Every year, as the winter takes a turn into the New Year, Delhiites wait for the bright festival of Lohri. It is that time when the dull cold rolls into bonfires that light up the houses and celebrations glaze the evening. This year, on 13th January, we saw people splurging to celebrate the longest night which is the Lohri night, which also marks an end to the dull wintry days and is supposed to be the cutoff date for the beginning of warmer sunny days.
So involved was everyone that #lohricelebrations was trending on Twitter. Hotels went all out to usher in the festivity. Imperial Hotel, Delhi tweeted – Take a look at how our guests rejoiced dancing on Bhangra music while enjoying India’s cultural panorama at #Theimperial for #Lohricelebrations. The message from La Taj, Faridabad was – “Wishing you a Very happy Lohri. May the lohri fire burn all the moments of sadness and bring you warmth of Health, Joy, Happiness and Love”. With festivals, the lure of sweets is not far behind. A day before D-Day, Bengali Sweet House at Bengali Market wished everyone a very Happy Lohri !!! And, it is not just the Lohri festival in North India, it was also time for other festivals in other corners of the country that coincided to flash happiness – Makar Sankranti, Pongal, Magh Bihu…
As the capital city comes alive in the winter months, it heralds fun times too. There’s a spark of creativity that lights up the dark, dull days. Art exhibitions, plays, book fairs add to the festive spirit. At the World Book Fair 2018, it was ‘nationalistic’ literature that created a stir. It excited and enticed visitors to books focused on the country’s traditional ethos. Families, college students and curious readers streamed into the stall where the attraction was – a blitzkrieg of ‘nationalistic’ literature by publishing houses, which came together. Slim anthologies on Mahatma Gandhi, Lala Lajpat Rai, Bankim Chandra and Keladi Chennamma jostled for space with publications on the freedom struggle. Titles like ‘Manusmriti and Dr Ambedkar’, ‘Liberation Struggle of Hyderabad’, ‘How to Tell Hinduism to Your Child’ and ‘Comics’ on Deendayal Upadhyaya and Nanaji Deshmukh could be seen nestled with books on the Emergency and socio-cultural histories of north-east states. Drawn to the stall, were people who hadn’t even heard the names of the people on whom books were published – like the book on Andal, the ‘Mirabai of the South’ or the book on Madam Cama, the first woman to unfurl the Indian flag on foreign land, and who had a street named after her, Bhikaji Cama.
As festivities hit a high, there was a ‘fit’ movement that was invading some companies. Across Siemens’ offices in India, an initiative aptly called ‘the healthy break’ was started – to combat the harmful effects long hours of sitting has on personal health. The impact has been encouraging – for the number of sick leave taken by employees has reduced by 5-8 per cent. Effectively, this means employee productivity has shot up! Employees feel more agile and refreshed; they are also encouraged to join programmes which involve diet management, yoga sessions and measurement of body parameters.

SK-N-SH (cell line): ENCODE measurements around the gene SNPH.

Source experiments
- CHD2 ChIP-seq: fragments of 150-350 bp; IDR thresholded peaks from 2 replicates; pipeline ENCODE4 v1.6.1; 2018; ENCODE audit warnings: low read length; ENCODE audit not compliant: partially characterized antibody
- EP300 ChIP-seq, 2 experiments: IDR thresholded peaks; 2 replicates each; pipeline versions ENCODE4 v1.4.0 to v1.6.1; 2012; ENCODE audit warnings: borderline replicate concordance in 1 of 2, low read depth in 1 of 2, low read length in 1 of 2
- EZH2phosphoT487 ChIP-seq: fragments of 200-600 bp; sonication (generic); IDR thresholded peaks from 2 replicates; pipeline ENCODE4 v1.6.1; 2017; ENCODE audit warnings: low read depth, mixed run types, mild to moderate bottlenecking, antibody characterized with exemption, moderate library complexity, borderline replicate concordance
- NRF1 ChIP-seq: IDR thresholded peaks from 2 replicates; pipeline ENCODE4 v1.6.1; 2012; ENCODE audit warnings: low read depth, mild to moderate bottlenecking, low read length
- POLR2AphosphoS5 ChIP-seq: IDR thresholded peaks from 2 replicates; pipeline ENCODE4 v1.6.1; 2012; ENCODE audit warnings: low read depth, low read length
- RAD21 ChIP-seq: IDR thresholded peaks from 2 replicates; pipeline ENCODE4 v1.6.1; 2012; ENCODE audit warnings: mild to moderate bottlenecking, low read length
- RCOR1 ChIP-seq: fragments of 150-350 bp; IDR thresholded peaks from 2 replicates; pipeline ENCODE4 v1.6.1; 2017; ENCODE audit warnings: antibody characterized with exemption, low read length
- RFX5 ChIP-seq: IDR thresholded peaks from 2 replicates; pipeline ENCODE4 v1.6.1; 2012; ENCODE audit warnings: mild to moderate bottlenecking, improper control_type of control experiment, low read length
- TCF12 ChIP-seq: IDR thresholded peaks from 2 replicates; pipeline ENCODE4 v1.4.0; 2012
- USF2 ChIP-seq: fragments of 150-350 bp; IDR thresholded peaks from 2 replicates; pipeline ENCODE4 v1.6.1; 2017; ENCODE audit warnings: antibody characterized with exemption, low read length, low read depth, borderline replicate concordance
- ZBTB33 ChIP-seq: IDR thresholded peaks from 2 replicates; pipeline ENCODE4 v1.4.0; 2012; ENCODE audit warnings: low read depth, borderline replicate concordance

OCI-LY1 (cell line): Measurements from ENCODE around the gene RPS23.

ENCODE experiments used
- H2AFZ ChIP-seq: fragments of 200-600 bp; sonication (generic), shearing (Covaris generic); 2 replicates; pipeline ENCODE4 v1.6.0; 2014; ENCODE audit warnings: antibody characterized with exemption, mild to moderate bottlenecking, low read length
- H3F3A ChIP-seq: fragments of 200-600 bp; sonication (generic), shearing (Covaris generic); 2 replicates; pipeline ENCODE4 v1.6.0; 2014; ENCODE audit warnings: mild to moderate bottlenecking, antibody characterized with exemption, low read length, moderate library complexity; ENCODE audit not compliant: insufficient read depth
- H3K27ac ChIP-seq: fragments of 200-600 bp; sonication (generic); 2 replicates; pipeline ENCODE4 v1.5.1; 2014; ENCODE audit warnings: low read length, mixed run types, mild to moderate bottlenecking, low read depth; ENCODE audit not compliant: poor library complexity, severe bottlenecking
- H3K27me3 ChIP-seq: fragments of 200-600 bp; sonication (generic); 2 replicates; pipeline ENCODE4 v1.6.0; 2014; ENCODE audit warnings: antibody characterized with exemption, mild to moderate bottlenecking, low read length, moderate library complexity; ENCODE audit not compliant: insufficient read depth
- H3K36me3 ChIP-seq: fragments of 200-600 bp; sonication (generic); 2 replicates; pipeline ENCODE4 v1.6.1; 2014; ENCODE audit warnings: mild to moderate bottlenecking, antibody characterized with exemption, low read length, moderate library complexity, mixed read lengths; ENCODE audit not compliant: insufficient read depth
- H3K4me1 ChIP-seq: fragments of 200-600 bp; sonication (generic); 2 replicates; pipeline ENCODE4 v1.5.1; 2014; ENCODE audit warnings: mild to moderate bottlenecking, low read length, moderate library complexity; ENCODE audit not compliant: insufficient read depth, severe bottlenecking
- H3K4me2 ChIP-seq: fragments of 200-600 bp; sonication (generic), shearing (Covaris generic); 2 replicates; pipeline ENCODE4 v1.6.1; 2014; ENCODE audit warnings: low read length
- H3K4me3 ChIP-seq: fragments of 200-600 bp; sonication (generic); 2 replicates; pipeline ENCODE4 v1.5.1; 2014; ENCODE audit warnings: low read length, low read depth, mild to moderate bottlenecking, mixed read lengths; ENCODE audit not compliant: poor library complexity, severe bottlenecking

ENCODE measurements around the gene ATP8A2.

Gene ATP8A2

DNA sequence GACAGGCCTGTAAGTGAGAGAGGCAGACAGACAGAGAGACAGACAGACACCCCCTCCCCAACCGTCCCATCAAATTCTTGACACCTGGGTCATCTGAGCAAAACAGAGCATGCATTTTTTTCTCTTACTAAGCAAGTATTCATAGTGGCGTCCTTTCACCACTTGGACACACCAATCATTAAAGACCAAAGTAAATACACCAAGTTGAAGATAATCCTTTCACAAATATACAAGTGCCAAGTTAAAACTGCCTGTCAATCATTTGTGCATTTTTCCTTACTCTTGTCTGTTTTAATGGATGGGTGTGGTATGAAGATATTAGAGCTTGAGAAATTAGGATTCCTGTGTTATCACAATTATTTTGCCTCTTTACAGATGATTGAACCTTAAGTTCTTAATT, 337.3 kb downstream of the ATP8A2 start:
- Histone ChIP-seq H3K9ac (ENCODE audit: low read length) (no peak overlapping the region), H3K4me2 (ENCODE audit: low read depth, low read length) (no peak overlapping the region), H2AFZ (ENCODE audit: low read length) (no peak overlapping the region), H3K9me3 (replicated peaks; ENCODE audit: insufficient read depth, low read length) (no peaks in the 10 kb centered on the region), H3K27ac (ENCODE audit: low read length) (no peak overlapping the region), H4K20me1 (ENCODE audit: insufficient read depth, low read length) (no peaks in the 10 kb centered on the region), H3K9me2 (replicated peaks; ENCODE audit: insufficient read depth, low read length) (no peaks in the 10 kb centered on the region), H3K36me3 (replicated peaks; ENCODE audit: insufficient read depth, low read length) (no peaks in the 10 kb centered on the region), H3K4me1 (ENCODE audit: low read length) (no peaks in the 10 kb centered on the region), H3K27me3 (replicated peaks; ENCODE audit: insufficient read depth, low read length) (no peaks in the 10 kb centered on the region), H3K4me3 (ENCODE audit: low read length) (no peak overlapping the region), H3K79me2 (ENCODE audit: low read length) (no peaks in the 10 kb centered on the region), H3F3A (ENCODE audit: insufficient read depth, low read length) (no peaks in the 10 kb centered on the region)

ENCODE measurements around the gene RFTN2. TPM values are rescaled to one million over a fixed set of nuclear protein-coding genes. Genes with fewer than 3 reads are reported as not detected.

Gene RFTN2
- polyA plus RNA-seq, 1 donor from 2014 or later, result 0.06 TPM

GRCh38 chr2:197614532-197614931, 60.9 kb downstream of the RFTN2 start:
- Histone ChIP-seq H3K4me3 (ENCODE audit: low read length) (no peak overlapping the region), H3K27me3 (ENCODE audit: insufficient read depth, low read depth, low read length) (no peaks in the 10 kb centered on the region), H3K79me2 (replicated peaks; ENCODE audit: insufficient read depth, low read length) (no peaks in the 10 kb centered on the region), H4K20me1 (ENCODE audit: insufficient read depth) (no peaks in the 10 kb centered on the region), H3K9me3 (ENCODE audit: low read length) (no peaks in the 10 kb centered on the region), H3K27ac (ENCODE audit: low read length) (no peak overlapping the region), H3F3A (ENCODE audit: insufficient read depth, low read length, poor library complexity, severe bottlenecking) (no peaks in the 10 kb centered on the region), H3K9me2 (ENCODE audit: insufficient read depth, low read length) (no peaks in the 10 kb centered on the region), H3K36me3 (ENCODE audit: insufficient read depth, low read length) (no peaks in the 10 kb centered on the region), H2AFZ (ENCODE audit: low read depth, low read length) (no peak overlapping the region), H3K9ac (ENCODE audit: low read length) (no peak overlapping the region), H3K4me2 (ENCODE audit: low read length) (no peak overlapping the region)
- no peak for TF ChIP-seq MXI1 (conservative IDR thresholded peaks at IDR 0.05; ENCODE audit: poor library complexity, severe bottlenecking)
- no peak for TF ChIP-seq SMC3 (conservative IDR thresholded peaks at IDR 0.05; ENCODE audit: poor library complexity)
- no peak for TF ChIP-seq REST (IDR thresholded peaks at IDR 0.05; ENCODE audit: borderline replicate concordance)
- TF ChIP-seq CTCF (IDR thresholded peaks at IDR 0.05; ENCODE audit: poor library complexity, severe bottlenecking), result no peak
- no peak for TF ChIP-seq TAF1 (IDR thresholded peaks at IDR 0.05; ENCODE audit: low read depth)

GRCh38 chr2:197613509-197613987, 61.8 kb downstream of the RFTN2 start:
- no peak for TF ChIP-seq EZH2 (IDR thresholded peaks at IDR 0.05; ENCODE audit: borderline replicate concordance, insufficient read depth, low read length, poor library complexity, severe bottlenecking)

The emphasis on promoting a healthy lifestyle among employees has been on the rise in many other organisations too. At Deloitte India, L&D (learning and development) programmes incorporate a break every 90 minutes to allow employees to do simple stretching exercises and yoga. Some companies have done away with fixed seating arrangements and allow employees to use standing desks. At Yes Bank, to avoid the ill-effects of long sitting hours in front of the computer, ‘team huddles’ have become part of the daily schedule. A 30-minute daily huddle encourages open communication, besides helping employees take a formal break during working hours. As part of a global pulse challenge at GSK, participants were given pulse trackers to count the daily steps. The global challenge is a 100-day virtual journey around the globe. In teams of seven, employees track their physical activity and work towards a daily target of 10,000 steps.
While activities can engage people, sometimes brands can dis-engage too. Take the instance of H&M, the clothing retailer, who recently put up a public apology for the ‘Monkey’ image featuring a black child. It was an image that appeared in its online store that showed a black child model wearing a hooded sweatshirt that said “coolest monkey in the jungle.” The image was widely criticised online for its reference to a monkey. The Weeknd, a Canadian pop star of Ethiopian descent, was one of those who criticised the move, tweeting that he would decline to work with the company in future.
Quick to react, the company removed the image immediately, and said they would also pull the shirt from its stores worldwide. In a statement, H&M said it agreed with those who were “upset about the image” and pointed out that they would investigate how the image appeared in its online store in “some European markets”. Yes, it was a brand dis-engaged and how!